You hope that when you retire, Social Security benefits will be available to you. And while you've heard that Social Security probably won't disappear completely, you're unsure how much you should rely on it in retirement.
As strains to the system have emerged, solutions have been created. And you'll probably see more changes in the future. Here are four ways Social Security could be further altered and how it might affect you.
Raise full retirement age
When Social Security was formed in 1935, the Full Retirement Age (FRA) when you could collect your standard benefit was 65. That age stayed constant for decades but has since changed. Now, if you were born between 1943 and 1954, your FRA is 66. If you were born after 1960, your FRA is 67. And if you were born between 1954 and 1960, it's somewhere in between.
These modifications have been put in place to address rising life expectancy that has grown from an average of 60.7 years to 78.8 years over the last 85 years. And if it continues increasing, the number of years on average that Social Security recipients receive benefits from this program will too. And one way of managing expected shortfalls with Social Security is by raising the FRA even more.
Knowing this could be true, you could make working longer part of your retirement plan. Doing this could help mentally prepare you for working a longer number of years. You can also keep your planned retirement age the same, but delay taking Social Security until you reach your FRA. Or plan for a reduced benefit for taking it at an earlier age.
Increasing the FRA and, as a result, decreasing the number of years on average that recipients receive benefits is a way of managing longevity. Another strategy could involve changing the way benefits are calculated so that recipients would still be eligible for their standard benefit at the same FRA, but their monthly payments are smaller.
Social Security income replacement will differ based on what you made when you were working. For example, for someone earning $24,191, Social Security will replace 53% of their income, for someone earning $53,757, it will replace 40%, and for someone earning $132,048, it will replace 26%. But no matter how much Social Security will make up of your previous income, you may need more money saved as a result of this type of change.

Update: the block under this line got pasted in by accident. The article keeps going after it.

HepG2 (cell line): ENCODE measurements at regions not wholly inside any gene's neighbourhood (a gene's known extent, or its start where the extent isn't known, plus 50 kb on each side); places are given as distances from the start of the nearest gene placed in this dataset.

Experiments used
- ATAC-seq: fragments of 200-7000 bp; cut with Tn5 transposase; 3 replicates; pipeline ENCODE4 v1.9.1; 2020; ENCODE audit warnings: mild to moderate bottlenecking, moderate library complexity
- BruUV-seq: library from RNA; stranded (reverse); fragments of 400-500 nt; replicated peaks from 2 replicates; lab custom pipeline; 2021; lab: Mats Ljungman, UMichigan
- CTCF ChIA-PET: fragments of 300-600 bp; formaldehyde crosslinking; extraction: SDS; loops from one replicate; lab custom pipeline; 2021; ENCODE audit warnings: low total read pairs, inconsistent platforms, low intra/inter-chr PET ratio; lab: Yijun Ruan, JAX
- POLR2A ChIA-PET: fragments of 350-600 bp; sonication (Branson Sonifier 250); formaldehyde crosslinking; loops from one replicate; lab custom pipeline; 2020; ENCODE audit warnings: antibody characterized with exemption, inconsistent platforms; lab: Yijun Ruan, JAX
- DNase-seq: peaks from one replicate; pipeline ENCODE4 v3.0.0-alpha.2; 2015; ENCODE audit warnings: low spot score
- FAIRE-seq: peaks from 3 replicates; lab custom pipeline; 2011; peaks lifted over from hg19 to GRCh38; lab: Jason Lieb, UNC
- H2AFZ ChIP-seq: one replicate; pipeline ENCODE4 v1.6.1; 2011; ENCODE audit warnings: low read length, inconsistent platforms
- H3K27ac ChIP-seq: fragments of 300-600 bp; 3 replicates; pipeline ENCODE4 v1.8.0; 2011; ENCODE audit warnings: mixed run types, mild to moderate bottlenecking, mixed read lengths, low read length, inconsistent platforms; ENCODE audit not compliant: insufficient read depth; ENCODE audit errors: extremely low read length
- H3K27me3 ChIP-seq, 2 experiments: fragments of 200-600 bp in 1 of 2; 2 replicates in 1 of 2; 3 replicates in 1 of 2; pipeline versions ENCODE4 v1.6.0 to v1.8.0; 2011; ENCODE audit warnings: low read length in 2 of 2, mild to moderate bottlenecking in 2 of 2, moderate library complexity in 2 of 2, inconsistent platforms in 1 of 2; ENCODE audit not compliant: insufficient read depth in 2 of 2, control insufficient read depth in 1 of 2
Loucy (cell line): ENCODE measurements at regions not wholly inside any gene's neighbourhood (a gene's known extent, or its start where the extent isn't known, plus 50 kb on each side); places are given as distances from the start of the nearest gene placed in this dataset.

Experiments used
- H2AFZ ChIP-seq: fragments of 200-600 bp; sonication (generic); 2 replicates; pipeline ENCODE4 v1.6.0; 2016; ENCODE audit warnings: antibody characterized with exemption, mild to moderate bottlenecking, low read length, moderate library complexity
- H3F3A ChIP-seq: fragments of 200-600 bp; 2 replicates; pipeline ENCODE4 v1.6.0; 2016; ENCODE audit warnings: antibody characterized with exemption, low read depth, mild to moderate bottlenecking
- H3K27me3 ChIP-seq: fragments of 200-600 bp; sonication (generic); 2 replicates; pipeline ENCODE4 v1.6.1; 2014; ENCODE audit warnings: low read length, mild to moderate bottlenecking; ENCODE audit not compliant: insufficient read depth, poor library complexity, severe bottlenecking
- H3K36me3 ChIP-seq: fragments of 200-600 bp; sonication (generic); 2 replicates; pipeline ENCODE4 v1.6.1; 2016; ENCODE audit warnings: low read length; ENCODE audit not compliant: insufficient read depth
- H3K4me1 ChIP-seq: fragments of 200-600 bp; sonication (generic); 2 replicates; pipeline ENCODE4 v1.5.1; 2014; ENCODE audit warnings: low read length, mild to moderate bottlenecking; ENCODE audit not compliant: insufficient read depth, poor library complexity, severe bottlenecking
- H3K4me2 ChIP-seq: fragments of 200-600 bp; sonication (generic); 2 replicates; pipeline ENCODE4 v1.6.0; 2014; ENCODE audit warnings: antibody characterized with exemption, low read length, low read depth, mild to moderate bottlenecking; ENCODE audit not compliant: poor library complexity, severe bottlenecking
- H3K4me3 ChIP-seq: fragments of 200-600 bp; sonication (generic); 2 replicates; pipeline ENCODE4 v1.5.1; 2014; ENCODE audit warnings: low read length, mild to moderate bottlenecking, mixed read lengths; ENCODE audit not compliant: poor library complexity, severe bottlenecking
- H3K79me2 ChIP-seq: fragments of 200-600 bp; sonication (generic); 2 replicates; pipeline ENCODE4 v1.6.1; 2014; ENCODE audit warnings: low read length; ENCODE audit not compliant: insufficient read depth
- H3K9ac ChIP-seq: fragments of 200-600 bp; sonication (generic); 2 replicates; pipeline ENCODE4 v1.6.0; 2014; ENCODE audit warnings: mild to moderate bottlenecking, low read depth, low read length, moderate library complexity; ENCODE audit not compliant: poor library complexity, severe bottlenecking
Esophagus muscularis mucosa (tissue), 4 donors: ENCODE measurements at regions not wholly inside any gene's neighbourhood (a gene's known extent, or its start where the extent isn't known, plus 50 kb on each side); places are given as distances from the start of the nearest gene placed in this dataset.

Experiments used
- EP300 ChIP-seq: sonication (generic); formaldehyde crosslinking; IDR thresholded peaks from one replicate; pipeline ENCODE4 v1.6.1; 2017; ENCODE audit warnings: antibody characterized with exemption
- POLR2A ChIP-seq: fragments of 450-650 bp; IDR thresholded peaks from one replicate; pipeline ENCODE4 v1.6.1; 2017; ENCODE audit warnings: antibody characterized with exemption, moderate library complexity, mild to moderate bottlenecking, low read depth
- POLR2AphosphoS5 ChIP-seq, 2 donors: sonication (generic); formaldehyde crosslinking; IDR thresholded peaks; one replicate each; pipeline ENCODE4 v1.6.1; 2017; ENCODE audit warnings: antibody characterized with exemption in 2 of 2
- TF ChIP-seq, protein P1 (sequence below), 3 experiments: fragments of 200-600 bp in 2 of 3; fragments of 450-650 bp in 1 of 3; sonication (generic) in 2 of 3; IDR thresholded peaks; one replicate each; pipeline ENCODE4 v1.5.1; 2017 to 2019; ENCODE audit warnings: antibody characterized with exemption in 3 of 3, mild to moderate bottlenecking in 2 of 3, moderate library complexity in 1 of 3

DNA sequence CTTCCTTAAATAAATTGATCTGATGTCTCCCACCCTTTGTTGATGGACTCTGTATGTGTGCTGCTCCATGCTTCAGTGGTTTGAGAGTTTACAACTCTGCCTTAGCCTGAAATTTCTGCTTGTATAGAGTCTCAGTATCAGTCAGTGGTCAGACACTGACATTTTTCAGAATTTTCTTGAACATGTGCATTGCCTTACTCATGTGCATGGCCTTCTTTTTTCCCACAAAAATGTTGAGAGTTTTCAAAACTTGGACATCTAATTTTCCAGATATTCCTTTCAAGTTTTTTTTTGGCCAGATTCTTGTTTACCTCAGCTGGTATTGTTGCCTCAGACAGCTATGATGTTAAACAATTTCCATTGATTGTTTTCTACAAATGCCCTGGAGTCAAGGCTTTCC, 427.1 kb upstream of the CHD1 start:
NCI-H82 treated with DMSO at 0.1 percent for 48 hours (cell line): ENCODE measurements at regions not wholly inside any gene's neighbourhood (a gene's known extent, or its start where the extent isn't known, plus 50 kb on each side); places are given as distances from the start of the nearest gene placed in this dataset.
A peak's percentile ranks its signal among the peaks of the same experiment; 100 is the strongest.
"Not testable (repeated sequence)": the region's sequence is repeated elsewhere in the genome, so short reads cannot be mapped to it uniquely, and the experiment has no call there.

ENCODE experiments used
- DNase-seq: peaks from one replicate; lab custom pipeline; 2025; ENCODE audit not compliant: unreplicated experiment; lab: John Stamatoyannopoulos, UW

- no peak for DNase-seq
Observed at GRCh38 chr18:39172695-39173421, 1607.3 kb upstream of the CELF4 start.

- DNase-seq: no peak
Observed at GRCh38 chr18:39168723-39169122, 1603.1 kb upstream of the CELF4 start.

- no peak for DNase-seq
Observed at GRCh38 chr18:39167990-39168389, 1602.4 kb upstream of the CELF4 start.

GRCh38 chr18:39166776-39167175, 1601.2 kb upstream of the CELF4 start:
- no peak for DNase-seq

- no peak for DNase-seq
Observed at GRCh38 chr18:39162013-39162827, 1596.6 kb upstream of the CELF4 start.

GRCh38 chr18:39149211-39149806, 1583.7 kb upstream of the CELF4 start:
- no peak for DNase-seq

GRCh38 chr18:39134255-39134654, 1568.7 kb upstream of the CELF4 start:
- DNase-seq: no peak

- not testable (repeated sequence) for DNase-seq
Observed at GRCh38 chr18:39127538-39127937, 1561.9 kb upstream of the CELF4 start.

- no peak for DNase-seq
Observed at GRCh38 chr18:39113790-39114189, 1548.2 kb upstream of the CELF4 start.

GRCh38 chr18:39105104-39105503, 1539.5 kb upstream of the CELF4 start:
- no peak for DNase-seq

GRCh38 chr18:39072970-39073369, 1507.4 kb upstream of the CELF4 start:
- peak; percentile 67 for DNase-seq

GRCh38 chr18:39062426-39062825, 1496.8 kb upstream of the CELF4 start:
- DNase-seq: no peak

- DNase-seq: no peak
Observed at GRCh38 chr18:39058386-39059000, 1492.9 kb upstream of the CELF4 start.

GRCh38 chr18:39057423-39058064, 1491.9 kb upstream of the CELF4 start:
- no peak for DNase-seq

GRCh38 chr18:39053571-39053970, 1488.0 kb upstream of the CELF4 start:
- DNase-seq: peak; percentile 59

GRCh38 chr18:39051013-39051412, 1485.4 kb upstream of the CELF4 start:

Cutting expenses by creating a budget and reducing discretionary spending is one way you can find money to save. You can also consider working a part-time job and directing the additional income that you make into accounts earmarked for retirement.
Reduce benefits to high-income individuals
A possible fix for Social Security could be reducing the benefits for people who make more money. Lower payments to these individuals could make it so that recipients who rely more on Social Security for a larger part of their retirement income aren't being impacted by cuts to the system as much.
But what's considered a high-income individual is broader than you may think. And if this measure were taken, you could be impacted if you are in the top 50% of wage earners. In 2020 you would've fallen into this category if you made $68,400 or more. If you are among the top 25% of Americans who in 2020 made $123,580, you may be able to easily save more into your retirement accounts. And maxing out your 401(k) and contributing excess money to a nonretirement account could help you make up for a lower Social Security payment. But if you don't make this much and are already saving as much as you can, you can look for benefits like company matches that can increase your annual contributions without using more of your own money.
The cost of living adjustment (COLA) is an annual increase that Social Security recipients get that helps them keep up with rising living costs. It is not believed that this benefit will go away but the annual increase could shrink in the future.
In 2021, you would've received an increase of 1.3% to your monthly payments. But the current inflation rate is 2.6%. If this gap grows even wider, your income will grow by less than the goods and services you purchase. And maintaining your lifestyle in your later retirement years may be harder than it was in the early ones.
Keeping your retirement accounts invested in some portion of stocks even while you're retired could help. You take on more risk with stocks, which typically means that they grow more over the long term. These higher rates of return can help you outpace inflation and avoid living on a fixed income.
Social Security probably won't go away, but it could change quite a bit. And these changes could greatly impact how you live in retirement. But if you plan on including your payment in your retirement projections, being aware of these possible changes can help you properly prepare for them.
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